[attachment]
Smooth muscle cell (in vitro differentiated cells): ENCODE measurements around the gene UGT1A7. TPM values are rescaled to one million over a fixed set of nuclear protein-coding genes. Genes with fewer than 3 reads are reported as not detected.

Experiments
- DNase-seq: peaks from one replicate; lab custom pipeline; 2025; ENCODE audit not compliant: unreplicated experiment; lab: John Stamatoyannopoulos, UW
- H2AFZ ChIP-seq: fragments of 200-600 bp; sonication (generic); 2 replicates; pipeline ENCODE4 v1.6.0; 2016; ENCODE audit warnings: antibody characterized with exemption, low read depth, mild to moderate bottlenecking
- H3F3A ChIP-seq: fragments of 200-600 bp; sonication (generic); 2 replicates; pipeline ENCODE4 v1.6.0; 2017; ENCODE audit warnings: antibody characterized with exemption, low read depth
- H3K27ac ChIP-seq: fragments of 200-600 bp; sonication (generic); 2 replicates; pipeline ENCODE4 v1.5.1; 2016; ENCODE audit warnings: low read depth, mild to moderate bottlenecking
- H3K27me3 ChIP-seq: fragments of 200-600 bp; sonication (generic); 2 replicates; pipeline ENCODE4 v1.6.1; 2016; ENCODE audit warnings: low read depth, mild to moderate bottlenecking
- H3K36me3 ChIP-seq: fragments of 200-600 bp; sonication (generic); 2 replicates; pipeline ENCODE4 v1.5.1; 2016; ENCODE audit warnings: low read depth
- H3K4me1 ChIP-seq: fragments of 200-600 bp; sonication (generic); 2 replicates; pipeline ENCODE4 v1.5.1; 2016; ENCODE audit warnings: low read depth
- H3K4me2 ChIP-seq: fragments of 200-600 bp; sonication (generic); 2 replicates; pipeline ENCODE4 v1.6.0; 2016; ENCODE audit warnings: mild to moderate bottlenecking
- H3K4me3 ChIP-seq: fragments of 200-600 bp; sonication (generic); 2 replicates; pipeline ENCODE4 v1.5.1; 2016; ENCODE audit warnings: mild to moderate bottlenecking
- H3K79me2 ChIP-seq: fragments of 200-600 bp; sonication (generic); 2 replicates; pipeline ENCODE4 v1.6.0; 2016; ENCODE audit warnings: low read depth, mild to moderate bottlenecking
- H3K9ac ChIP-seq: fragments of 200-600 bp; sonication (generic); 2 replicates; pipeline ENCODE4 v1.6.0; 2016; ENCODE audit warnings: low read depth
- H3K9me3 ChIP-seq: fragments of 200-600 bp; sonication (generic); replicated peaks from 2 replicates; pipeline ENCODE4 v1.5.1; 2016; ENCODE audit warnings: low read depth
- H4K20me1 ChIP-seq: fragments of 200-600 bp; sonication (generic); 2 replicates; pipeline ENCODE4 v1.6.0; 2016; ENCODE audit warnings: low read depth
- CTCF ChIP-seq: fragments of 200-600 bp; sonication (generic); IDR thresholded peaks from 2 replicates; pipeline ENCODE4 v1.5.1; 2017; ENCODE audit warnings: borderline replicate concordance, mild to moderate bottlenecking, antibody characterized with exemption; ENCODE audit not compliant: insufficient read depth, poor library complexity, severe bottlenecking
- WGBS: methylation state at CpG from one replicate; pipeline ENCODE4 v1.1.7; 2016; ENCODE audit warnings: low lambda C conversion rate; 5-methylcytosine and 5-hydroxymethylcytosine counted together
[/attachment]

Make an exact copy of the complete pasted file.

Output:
Smooth muscle cell (in vitro differentiated cells): ENCODE measurements around the gene UGT1A7. TPM values are rescaled to one million over a fixed set of nuclear protein-coding genes. Genes with fewer than 3 reads are reported as not detected.

Experiments
- DNase-seq: peaks from one replicate; lab custom pipeline; 2025; ENCODE audit not compliant: unreplicated experiment; lab: John Stamatoyannopoulos, UW
- H2AFZ ChIP-seq: fragments of 200-600 bp; sonication (generic); 2 replicates; pipeline ENCODE4 v1.6.0; 2016; ENCODE audit warnings: antibody characterized with exemption, low read depth, mild to moderate bottlenecking
- H3F3A ChIP-seq: fragments of 200-600 bp; sonication (generic); 2 replicates; pipeline ENCODE4 v1.6.0; 2017; ENCODE audit warnings: antibody characterized with exemption, low read depth
- H3K27ac ChIP-seq: fragments of 200-600 bp; sonication (generic); 2 replicates; pipeline ENCODE4 v1.5.1; 2016; ENCODE audit warnings: low read depth, mild to moderate bottlenecking
- H3K27me3 ChIP-seq: fragments of 200-600 bp; sonication (generic); 2 replicates; pipeline ENCODE4 v1.6.1; 2016; ENCODE audit warnings: low read depth, mild to moderate bottlenecking
- H3K36me3 ChIP-seq: fragments of 200-600 bp; sonication (generic); 2 replicates; pipeline ENCODE4 v1.5.1; 2016; ENCODE audit warnings: low read depth
- H3K4me1 ChIP-seq: fragments of 200-600 bp; sonication (generic); 2 replicates; pipeline ENCODE4 v1.5.1; 2016; ENCODE audit warnings: low read depth
- H3K4me2 ChIP-seq: fragments of 200-600 bp; sonication (generic); 2 replicates; pipeline ENCODE4 v1.6.0; 2016; ENCODE audit warnings: mild to moderate bottlenecking
- H3K4me3 ChIP-seq: fragments of 200-600 bp; sonication (generic); 2 replicates; pipeline ENCODE4 v1.5.1; 2016; ENCODE audit warnings: mild to moderate bottlenecking
- H3K79me2 ChIP-seq: fragments of 200-600 bp; sonication (generic); 2 replicates; pipeline ENCODE4 v1.6.0; 2016; ENCODE audit warnings: low read depth, mild to moderate bottlenecking
- H3K9ac ChIP-seq: fragments of 200-600 bp; sonication (generic); 2 replicates; pipeline ENCODE4 v1.6.0; 2016; ENCODE audit warnings: low read depth
- H3K9me3 ChIP-seq: fragments of 200-600 bp; sonication (generic); replicated peaks from 2 replicates; pipeline ENCODE4 v1.5.1; 2016; ENCODE audit warnings: low read depth
- H4K20me1 ChIP-seq: fragments of 200-600 bp; sonication (generic); 2 replicates; pipeline ENCODE4 v1.6.0; 2016; ENCODE audit warnings: low read depth
- CTCF ChIP-seq: fragments of 200-600 bp; sonication (generic); IDR thresholded peaks from 2 replicates; pipeline ENCODE4 v1.5.1; 2017; ENCODE audit warnings: borderline replicate concordance, mild to moderate bottlenecking, antibody characterized with exemption; ENCODE audit not compliant: insufficient read depth, poor library complexity, severe bottlenecking
- WGBS: methylation state at CpG from one replicate; pipeline ENCODE4 v1.1.7; 2016; ENCODE audit warnings: low lambda C conversion rate; 5-methylcytosine and 5-hydroxymethylcytosine counted together